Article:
Bye-bye multipasking –  it is possible to revitalize the brain's ability to concentrate


Today, our brains are constantly in the midst of an information flood. Especially in knowledge work, everyday life is filled with constant interruptions. The phone rings and a colleague wants to talk again. Soon a smartphone beeps in your pocket. In Yle’s podcast Keskittyminen koronan aikaan (Focusing during the corona period), working life coach Paula Ikonen says she has encountered numerous employees who experience challenges in coping with work tasks precisely because of concentration difficulties.

After moving from the office to working remotely, someone might think it is finally possible to work without interference. But why is it still difficult to concentrate? Your concentration may be disrupted by household chores and possible family responsibilities, after which numerous Teams meetings and other accumulating work tasks should be completed. Multitasking, which in Finnish has suddenly turned into a joke term “multipasking” during the coronavirus pandemic, reflects the phenomenon of our time, where attempts are being made to cope with simultaneous tasks without success. Many of us have had to face the limitations of our concentration during corona time.

The loss of attention may also be explained by the prolonged “fire alarm” state of the brain. Neuroscientist Minna Huotilainen calls a brain fire alarm a condition in which, as a result of interruptions, a person can no longer concentrate even in a peaceful moment but constantly interrupts herself or himself. This situation may sound worrying, and, unfortunately, a surprising number of people are suffering from a brain fire alarm today.

The loss of attention is often blamed on who but yourself. However, this is not necessary, emphasizes working life coach Paula Ikonen. We live in a world of constant interruptions, and our brains naturally react to it.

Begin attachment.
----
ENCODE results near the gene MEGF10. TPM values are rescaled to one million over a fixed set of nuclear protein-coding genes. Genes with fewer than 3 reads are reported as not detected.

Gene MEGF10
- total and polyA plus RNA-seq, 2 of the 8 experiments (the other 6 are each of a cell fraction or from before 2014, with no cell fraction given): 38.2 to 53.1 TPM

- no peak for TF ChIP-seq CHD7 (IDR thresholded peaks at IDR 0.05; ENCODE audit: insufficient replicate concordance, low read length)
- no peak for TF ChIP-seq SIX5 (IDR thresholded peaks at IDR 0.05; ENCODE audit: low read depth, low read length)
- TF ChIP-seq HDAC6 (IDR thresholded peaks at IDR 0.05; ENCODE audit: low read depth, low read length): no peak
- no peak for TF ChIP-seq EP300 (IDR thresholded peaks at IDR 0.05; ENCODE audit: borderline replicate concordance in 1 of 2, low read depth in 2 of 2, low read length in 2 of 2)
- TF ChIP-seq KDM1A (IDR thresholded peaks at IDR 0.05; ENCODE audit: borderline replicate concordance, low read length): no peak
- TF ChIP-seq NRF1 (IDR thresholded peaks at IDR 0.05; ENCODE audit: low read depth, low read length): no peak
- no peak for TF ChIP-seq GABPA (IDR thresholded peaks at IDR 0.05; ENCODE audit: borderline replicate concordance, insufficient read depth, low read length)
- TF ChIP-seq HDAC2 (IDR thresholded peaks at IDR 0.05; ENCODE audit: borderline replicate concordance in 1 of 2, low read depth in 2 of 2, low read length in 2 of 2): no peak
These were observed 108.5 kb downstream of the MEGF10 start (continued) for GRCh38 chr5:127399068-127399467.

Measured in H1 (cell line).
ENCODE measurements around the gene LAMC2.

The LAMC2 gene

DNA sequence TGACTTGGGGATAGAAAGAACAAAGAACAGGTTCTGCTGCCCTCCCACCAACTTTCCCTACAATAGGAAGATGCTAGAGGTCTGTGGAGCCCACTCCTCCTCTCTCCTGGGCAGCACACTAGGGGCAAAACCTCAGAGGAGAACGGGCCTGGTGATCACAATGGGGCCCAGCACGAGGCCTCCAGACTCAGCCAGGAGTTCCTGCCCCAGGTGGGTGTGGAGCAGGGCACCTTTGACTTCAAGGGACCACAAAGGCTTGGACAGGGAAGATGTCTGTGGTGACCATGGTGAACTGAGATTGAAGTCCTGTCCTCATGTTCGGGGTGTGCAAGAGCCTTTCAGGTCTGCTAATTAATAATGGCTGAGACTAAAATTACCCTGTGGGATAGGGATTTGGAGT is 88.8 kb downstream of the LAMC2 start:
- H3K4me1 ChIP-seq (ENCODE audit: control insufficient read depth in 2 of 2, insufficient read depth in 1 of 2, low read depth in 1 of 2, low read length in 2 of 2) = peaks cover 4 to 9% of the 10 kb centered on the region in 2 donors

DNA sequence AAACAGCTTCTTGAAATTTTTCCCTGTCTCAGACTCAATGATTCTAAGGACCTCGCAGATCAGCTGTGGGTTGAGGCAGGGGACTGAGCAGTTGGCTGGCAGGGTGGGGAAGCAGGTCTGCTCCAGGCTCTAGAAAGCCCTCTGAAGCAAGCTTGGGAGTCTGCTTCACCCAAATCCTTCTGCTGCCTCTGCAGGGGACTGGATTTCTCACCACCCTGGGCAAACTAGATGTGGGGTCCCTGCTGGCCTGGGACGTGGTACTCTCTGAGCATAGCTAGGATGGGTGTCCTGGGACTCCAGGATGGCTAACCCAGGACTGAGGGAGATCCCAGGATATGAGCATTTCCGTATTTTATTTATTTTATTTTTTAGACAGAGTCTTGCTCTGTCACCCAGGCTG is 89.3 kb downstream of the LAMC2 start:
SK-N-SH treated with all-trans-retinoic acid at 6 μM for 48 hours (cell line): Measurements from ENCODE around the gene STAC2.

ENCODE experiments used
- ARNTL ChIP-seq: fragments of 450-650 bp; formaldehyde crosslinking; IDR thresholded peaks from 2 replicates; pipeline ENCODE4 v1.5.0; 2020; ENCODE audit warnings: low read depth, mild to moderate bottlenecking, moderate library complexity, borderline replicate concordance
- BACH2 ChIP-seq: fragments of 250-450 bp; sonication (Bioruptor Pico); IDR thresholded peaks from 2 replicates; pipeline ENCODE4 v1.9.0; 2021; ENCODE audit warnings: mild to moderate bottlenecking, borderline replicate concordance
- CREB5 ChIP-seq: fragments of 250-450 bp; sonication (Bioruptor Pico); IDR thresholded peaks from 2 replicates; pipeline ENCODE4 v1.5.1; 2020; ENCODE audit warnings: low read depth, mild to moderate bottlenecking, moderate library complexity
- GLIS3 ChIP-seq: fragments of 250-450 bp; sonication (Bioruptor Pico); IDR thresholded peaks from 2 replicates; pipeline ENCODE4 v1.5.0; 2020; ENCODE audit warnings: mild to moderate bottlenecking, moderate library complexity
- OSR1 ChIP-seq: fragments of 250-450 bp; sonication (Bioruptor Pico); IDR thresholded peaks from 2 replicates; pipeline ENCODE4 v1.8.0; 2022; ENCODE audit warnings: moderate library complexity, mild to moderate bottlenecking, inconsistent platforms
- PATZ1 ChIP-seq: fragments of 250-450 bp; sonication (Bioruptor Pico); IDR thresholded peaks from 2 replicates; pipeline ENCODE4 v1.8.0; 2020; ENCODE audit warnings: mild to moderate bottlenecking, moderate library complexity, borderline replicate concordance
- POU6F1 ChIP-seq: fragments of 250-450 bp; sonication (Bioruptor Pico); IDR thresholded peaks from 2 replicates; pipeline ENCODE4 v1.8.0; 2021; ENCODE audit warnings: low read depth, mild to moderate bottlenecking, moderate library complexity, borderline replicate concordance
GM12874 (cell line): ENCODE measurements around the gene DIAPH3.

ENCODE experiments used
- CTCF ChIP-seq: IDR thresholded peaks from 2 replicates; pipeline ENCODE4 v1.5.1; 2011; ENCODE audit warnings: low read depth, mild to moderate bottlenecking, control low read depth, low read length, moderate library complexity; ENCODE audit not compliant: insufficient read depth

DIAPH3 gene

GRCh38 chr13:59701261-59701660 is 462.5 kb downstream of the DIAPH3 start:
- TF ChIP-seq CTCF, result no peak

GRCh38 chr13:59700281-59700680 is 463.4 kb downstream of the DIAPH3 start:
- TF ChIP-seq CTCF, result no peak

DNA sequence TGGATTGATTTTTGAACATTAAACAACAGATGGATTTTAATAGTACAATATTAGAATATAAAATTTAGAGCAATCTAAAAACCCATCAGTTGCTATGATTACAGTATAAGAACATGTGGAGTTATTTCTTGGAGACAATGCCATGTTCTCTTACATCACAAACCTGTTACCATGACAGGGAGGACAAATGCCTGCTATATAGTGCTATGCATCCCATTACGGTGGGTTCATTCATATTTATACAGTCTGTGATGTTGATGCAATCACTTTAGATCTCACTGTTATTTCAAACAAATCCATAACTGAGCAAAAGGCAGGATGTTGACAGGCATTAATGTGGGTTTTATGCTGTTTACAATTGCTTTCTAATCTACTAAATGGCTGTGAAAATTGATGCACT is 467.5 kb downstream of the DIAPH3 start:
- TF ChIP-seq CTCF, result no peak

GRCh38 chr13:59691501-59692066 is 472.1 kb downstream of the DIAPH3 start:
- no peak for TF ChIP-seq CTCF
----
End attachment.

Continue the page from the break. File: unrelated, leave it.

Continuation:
So, what should you do when you realize that you start to lose focus at work? “The foreperson should look at the situation together with the employer and see what could be done,” says Ikonen. This is good advice, but what about entrepreneurs? A solo entrepreneur is the leader of her/himself and responsible for her/his coping. This is where the risk lies. Paula Noresvuo from the Finnish Mental Health Society Mieli ry says that entrepreneurs are often too good at stretching their coping limits and pushing forward, even if the mind and body are crying out for rest. However, the flip side of stretching yourself is that the mind can no longer concentrate: the view narrows, and attention goes solely to putting out fires.

So, what is the advice? Minna Huotilainen reminds us that you can train your concentration, like muscle or memory. Even if the situation seems hopeless, it is not. The researcher’s message is clear: fewer disturbances. The stream of interruptions accustoms the brain, which the brain then learns to thirst for. By reducing interruptions, you can teach the brain away from this habit. “It may take months to restore attention, but you can revitalize your concentration”, encourages Huotilainen. Noresvuo, on the other hand, says that it would be good to take breaks throughout the day. “Just when you have a hell of a rush, it’s important to take a breath and get perspective on what you’re doing so you don’t crash right into a wall.”


Saara Vainio

Tytti Steel

The authors are researchers at the University of Helsinki and work for the EntreFox project. Professor Minna Huotilainen spoke at an EntreFox event in autumn 2019. More on the topic can be found in Minna Huotilainen and Mona Moisala’s book Keskittymiskyvyn elvytysopas.